The National Association of Colored Women (NACW) was founded in the summer of 1896 in an effort to combat the negative stereotypes circulating around black women. A southern journalist, James Jacks, referred to African American women as prostitutes and liars, and this organization was not having it, and rightfully so! The creation of the group was also inspired somewhat as a response to an unfortunate increase in lynchings, disenfranchisement, and segregation. The National Association for the Advancement of Colored People (NAACP) is always credited with being one of the first successful black civil rights advocacy groups. That being said, such a narrative discredits the incredible black women that formed the NACW several years before the NAACP ever came to fruition.
The NACW was founded by some of the most popular names in both black and American history. Harriet Tubman, Josephine St. Pierre Ruffin, Margaret Murray Washington, Ida B Wells, just to name a few. The first president of the organization was even Mary Church Terrell. The group lived and continues to live by a mission of “lifting as we climb.” The idea behind this philanthropy was a notion that the advancement of black women would lead to the advancement of not only the race as a whole but the societal community of all as well.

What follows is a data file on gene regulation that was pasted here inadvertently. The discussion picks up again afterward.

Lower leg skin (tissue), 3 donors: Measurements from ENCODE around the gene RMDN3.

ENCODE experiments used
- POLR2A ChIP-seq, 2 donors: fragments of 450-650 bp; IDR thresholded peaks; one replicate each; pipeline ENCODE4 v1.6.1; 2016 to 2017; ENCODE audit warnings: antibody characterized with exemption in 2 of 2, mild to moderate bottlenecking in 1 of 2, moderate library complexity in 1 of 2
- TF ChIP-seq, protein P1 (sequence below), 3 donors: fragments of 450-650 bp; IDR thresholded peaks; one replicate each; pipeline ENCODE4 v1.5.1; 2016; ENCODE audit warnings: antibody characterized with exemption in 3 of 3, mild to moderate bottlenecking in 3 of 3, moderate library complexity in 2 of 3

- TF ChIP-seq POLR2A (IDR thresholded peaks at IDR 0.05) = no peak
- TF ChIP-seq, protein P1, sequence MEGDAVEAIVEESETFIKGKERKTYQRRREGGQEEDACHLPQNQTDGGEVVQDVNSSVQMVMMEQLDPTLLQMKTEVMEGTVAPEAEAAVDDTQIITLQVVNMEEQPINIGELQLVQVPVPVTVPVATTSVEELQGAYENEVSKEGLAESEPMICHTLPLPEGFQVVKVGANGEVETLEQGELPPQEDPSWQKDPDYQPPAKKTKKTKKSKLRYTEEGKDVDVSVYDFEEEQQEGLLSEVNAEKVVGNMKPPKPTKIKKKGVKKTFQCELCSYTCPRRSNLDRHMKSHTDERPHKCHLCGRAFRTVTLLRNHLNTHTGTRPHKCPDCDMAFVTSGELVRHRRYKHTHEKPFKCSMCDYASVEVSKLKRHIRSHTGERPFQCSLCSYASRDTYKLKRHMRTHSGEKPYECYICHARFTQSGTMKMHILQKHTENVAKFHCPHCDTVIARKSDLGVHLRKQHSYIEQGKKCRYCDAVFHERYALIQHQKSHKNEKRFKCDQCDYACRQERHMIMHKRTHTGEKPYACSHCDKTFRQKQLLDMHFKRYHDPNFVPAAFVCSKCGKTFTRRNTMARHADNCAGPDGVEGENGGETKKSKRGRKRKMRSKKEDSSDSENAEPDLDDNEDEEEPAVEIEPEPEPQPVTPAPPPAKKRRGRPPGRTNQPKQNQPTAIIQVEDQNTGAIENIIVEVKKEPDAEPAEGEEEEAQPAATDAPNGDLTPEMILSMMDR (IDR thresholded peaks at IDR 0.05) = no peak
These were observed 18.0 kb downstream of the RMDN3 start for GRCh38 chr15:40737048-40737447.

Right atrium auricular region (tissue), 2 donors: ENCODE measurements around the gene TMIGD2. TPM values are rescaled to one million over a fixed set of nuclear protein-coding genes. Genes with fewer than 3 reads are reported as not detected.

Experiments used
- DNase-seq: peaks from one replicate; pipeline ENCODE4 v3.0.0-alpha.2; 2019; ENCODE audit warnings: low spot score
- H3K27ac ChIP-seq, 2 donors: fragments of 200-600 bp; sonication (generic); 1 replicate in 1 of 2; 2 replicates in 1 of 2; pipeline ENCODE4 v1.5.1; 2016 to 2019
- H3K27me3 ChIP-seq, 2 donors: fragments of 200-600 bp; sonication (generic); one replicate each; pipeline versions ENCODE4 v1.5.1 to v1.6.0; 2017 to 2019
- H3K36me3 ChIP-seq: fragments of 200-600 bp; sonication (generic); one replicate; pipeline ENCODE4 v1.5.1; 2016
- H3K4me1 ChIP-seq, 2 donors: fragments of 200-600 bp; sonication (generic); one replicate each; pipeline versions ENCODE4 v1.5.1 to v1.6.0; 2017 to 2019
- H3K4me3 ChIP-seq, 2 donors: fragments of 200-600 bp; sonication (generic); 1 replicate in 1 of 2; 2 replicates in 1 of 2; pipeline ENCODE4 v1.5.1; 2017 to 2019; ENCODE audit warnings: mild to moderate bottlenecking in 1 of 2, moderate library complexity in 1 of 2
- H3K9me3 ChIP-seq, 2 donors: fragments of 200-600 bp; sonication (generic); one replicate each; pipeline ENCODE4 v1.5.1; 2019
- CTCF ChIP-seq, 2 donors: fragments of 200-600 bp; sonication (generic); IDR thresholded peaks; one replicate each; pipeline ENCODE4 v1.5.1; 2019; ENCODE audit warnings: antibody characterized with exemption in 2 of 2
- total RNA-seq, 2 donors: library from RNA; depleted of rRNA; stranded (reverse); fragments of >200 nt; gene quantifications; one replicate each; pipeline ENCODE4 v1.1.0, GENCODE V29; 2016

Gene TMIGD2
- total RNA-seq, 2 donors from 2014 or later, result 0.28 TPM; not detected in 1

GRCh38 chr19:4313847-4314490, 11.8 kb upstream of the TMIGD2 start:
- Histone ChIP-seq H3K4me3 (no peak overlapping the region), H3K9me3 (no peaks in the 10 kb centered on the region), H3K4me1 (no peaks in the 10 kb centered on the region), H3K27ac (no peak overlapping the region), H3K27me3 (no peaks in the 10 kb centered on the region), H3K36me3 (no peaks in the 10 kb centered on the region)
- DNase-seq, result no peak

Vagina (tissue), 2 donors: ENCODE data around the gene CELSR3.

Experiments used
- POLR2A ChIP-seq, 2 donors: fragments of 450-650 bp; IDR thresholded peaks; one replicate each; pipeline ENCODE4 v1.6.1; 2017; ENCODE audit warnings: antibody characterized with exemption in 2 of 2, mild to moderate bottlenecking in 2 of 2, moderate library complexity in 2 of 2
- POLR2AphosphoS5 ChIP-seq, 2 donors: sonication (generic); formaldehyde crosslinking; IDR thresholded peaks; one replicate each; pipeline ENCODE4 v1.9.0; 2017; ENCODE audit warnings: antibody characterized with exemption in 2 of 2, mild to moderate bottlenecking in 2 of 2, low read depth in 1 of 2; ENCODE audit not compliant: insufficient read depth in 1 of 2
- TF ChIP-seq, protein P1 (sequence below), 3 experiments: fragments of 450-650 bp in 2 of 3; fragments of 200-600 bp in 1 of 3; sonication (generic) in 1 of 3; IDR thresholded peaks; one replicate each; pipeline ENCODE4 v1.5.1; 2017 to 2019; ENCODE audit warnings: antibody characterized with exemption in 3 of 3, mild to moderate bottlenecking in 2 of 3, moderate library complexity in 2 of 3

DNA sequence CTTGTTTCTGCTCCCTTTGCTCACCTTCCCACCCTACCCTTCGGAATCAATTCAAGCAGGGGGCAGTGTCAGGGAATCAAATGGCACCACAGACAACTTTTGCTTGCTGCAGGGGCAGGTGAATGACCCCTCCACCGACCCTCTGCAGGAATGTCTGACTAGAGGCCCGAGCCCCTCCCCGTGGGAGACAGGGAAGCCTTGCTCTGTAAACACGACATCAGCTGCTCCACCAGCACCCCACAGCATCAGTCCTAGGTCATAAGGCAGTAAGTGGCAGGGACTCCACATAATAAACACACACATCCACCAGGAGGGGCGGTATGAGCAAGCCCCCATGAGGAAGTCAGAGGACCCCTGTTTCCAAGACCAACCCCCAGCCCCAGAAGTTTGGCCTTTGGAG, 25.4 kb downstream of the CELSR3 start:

Their goal was to improve the overall perception of the black women in America, but they achieved many things beyond just that; they aided children with poor health, lack of education, and who had nowhere to live, they even raised funds for schools and homes for the elderly. The NACW was also heavily concerned with suffrage for black men and women, historically.
Many of the women who were part of the NACW eventually joined the NAACP after its creation in 1909. The NAACP has been able to persevere into our modern-day society. Unfortunately, not all black coalition groups have proven to have had such longevity. This feature of the NAACP has been largely credited to the fact that the organization was more inclusive and diverse. The fact that women were active members of the NAACP, many would assert, was vital to its success; it broadened the landscape as to whose rights were being advocated for, within the black community. The women of the NACW that assisted with the establishment of the NAACP have aided greatly in the organization’s success, and they should be acknowledged for the credit they deserve. So, let’s make sure we’re remembering brave women like these, not just during Black History Month, but year round.